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House rights debate

Ranchi, Aug. 16: In what is widely seen as a retaliatory move, the Assembly is all set to hold a debate on Jharkhand High Court’s jurisdiction vis-à-vis the legislature.

The immediate provocation is the constitution of a full bench by the high court to decide the legality of a special Assembly committee, constituted to probe into the affairs of autonomous bodies like the Birsa Agriculture University (BAU). The high court had earlier commented adversely on another Assembly committee constituted to look into Rajendra Institute of Medical Sciences ( RIMS).

The on-going war of attrition shows no sign of abatement with the court issuing notices to the Speaker and the secretary of the Assembly to show cause. The Assembly secretariat has, however, refused to accept the notices. Now the Assembly is all set to debate the issue.

Legislators are vociferous in upholding their right to inquire into any body receiving government-grants, pointing out that the government is accountable to the Assembly, which approves the expenditure made by it. The critics argue that while Assembly committees can inquire into specific areas and submit their reports to the House, it is a grey area whether such committees can interfere in the administration.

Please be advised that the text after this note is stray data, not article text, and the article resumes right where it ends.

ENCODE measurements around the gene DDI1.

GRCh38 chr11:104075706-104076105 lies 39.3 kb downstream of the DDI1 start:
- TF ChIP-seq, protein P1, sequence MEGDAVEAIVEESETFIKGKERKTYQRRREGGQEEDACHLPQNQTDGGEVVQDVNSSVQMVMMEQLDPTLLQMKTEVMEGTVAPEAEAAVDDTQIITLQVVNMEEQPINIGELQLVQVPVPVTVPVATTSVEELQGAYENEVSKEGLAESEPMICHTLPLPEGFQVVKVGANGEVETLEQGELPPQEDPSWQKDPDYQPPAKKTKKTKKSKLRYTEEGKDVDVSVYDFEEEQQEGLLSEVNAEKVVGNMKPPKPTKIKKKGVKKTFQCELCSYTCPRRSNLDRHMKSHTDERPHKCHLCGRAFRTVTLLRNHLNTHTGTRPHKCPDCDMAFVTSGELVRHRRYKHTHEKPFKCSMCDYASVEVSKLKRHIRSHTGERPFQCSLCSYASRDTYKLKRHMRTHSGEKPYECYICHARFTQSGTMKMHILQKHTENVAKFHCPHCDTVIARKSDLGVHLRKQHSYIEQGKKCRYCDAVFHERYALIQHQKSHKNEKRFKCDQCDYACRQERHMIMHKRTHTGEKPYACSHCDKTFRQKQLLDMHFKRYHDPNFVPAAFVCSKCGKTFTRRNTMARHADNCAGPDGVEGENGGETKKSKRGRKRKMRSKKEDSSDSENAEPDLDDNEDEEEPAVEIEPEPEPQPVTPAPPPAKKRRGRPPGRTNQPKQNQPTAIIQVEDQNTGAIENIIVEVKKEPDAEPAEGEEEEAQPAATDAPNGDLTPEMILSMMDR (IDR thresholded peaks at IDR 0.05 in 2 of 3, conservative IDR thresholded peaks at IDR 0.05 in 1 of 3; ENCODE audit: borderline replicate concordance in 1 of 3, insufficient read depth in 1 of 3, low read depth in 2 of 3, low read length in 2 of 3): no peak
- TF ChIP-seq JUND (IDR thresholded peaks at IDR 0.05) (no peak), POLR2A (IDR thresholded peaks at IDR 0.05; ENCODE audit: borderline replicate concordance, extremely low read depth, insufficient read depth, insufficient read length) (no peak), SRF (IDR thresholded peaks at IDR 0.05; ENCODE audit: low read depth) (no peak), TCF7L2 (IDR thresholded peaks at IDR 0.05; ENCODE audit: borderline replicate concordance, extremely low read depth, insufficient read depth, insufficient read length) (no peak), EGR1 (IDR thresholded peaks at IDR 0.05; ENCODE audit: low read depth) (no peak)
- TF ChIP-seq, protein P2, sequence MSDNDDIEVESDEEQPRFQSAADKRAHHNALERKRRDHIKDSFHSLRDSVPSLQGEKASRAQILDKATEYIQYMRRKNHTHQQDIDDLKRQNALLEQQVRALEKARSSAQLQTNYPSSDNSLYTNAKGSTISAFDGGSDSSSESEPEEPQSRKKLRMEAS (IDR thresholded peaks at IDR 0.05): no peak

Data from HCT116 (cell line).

Speaker Inder Singh Namdhari said he had received representations from “at least” 13 legislators, seeking a debate on the judiciary’s “frequent bids” to encroach upon the jurisdiction of the legislature. “I will place the letters before the business advisory committee for a decision,” he said.

The Speaker’s attention was drawn to Article 212 of the Constitution, which appears to place a conditional restriction on the high court, which is debarred from questioning the validity of any proceeding in the House “only on the ground of any alleged irregularity of procedure”. The provision appears to suggest that the high court may look into the validity of proceedings on grounds other than procedural flaws.

The tug-of-war between the legislature and the judiciary is also over the interpretation of “House proceedings”. The grey area here is whether Assembly committees, which visit institutions outside the Assembly and seek to give directions, can be strictly held to be “House proceedings”.

But the Speaker cited conventions and spoke of the several occasions when the Bihar Assembly had formed several committees to look into bungling with government funds. The legislators seeking a debate, he pointed out, cut across party lines.

“A court examines the constitutionality of a law. But if the high court can question the proceedings of the House, why can’t we debate the court’s jurisdiction'” he asked.

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